Fighting for water rights in First Nation communities

Reflections on the struggle for water and sanitation in Canada

On June 25 to 26 the University of Manitoba faculty of law hosted the CREATE H20 and Water Rights Conference, which focused on the struggle for securing clean drinking water and sanitation facilities in First Nation communities.

Communities in our country continue to face water contamination from industrial pollution and waste. These communities have been stripped from access to high-quality and affordable water resources in their region.

The city’s clean drinking water is supplied from Shoal Lake to Winnipeg along a historic 150 metre underground aqueduct. The region supplies water to urban centres, yet rural communities in the Shoal Lake region experience difficulty affording and accessing clean drinking water for themselves.

Depending on the source and the region, residents have been under boil-water advisory for 12-20 years. The community resorts to hauling in their drinking water.

Water resources in the area are consistently being extracted, exported, and sold at more affordable rates to people living outside the region.

Evidently the struggle for water persists, driving debates in both the academy and courtroom.

Indigenous and non-indigenous academics, community members, and activists who participated in the water conference revisited the debate over universal human rights to water. Questions were raised about how to study and address water issues and inequalities.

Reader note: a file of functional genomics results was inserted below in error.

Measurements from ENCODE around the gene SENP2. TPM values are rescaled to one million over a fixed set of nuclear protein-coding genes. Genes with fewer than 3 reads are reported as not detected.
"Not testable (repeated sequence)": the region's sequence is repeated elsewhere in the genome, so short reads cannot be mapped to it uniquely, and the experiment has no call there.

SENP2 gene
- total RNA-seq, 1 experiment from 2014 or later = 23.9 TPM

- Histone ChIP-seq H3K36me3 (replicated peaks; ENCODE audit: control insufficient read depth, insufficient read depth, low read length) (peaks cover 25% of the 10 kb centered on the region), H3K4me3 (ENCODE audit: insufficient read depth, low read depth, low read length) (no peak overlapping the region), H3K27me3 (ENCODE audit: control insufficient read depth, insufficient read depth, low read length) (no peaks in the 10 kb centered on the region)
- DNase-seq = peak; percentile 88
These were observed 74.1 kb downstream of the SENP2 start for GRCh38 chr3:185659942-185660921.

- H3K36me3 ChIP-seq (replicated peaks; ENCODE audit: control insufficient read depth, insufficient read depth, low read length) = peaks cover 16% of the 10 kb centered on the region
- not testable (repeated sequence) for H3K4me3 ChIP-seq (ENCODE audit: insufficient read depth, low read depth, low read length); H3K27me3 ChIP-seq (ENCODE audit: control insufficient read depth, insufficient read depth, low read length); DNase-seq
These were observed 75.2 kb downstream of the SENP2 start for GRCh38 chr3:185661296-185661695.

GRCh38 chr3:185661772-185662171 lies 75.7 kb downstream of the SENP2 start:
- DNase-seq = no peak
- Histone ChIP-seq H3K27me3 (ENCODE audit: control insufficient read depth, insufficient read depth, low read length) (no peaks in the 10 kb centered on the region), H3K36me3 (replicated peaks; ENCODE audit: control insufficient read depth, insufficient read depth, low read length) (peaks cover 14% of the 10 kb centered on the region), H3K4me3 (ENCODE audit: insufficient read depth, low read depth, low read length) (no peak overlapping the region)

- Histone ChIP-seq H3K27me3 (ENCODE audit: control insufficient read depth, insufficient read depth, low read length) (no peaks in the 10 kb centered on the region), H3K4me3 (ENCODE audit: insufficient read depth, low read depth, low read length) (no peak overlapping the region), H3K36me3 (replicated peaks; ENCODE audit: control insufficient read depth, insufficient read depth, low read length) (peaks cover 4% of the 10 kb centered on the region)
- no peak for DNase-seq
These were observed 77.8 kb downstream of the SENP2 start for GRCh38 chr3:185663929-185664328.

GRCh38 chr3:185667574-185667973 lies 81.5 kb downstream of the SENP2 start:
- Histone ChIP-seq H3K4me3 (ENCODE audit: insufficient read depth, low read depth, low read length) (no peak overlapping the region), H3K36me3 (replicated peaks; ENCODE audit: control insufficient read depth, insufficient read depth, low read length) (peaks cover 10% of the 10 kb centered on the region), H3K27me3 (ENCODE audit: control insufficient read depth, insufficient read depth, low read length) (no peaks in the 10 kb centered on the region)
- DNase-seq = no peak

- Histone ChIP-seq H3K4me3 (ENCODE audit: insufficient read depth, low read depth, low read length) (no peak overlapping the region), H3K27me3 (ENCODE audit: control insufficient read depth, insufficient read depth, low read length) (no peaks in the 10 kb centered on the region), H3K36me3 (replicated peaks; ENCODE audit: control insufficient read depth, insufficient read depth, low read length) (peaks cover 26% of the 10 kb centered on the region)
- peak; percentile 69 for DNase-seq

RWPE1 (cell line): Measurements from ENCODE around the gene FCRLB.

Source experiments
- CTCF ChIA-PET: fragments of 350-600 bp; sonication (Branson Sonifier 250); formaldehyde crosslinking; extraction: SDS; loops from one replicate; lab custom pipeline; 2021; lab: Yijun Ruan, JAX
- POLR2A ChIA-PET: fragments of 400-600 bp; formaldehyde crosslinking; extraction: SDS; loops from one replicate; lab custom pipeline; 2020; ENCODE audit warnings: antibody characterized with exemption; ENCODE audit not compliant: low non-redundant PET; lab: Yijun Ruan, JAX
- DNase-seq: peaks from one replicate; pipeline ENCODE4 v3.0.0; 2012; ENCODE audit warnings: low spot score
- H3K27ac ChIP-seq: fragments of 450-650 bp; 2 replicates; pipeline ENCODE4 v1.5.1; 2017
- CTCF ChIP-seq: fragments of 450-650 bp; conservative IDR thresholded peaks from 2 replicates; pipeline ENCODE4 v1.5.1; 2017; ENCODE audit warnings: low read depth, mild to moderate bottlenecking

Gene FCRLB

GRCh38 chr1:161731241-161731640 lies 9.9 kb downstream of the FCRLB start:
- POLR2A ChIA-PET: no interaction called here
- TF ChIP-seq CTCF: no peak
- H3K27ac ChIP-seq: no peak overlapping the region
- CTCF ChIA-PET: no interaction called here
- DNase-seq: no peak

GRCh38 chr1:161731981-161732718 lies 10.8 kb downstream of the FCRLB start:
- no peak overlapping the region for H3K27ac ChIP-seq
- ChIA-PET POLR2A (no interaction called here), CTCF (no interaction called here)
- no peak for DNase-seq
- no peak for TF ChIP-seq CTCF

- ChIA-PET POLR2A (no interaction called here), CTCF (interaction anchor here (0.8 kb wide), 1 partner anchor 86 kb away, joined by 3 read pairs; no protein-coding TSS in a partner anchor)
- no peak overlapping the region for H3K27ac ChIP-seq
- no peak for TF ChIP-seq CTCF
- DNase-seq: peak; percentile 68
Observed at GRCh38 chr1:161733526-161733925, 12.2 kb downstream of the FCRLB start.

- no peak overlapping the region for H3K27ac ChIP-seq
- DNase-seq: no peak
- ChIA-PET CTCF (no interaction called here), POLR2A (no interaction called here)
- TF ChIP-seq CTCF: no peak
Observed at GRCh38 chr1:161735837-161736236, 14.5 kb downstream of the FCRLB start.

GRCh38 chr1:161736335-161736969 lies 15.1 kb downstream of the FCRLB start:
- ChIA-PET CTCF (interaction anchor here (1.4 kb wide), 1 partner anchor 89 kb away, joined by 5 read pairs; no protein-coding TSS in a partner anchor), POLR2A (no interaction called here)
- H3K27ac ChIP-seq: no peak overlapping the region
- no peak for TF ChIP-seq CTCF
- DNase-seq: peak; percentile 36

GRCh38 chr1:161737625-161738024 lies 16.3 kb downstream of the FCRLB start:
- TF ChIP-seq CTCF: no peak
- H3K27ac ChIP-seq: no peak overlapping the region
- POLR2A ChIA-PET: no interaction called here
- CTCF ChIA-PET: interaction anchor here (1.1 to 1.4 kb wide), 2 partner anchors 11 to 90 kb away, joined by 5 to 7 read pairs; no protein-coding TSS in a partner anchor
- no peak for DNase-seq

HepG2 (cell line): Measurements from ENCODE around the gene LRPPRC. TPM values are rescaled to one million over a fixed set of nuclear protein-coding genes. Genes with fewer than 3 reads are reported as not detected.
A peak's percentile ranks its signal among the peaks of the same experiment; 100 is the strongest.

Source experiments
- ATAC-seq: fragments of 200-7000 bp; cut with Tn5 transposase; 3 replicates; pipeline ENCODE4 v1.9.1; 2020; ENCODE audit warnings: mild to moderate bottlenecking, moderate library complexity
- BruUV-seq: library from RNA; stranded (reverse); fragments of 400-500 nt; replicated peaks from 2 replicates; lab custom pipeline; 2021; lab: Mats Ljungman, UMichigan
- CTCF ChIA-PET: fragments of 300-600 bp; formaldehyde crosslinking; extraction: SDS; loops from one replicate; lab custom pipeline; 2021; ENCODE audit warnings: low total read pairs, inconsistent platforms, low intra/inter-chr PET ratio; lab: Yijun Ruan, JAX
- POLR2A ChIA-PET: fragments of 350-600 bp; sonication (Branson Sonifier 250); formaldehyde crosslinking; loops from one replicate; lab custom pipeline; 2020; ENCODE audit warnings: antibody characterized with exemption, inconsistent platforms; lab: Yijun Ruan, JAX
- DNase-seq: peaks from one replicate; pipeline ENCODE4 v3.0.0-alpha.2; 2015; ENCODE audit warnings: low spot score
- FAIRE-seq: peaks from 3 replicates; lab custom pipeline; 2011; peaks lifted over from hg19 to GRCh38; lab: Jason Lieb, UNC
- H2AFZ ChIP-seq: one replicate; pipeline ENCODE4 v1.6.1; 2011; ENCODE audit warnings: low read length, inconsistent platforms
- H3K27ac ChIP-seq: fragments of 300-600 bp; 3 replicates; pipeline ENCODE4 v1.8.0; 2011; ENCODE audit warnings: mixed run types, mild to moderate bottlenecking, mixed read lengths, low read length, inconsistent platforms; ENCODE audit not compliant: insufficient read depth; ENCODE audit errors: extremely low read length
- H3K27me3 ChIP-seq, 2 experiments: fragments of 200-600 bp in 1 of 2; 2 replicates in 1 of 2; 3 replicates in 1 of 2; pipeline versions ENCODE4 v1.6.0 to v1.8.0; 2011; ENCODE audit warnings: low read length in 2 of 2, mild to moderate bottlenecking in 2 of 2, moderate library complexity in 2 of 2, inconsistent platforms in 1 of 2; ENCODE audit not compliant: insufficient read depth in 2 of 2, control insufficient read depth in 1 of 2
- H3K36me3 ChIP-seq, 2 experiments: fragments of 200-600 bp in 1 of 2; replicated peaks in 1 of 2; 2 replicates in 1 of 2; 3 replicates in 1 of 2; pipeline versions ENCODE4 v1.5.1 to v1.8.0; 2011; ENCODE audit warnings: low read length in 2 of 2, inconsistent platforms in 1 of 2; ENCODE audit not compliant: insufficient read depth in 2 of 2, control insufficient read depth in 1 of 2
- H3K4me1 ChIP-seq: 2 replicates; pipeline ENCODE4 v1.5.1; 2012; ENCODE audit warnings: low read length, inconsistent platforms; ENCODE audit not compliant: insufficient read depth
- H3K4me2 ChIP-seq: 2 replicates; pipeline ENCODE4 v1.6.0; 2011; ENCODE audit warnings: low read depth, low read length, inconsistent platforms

Interdisciplinary research was highlighted at the conference, demonstrating that holistic approaches are required to grapple with critical questions about water resources. Cross-faculty participation and community-based orientation at the conference allowed for the sharing of ideas between academics and communities about watershed studies, including environmental, engineering, microbiological, economic, psychological, and legal considerations.

People at the conference explored the idea of combining scientific and traditional indigenous perspectives about water and life in First Nation communities for determining drinking water quality and contamination and improving access to water in First Nations regions.

Debates about water rights have occurred at Robson Hall before. This year’s event reflected the previous 2012-2013 Critical Conversations seminar series on the right to water in First Nation communities, hosted by U of M law professor and Centre for Human Rights Research director Karen Busby.

The CREATE H20 and Water Rights Conference further contributes to research and development on water and sanitation in northern rural communities. The conference is part of a larger social science project on the right to clean water, co-ordinated by the U of M’s Centre for Human Rights Research.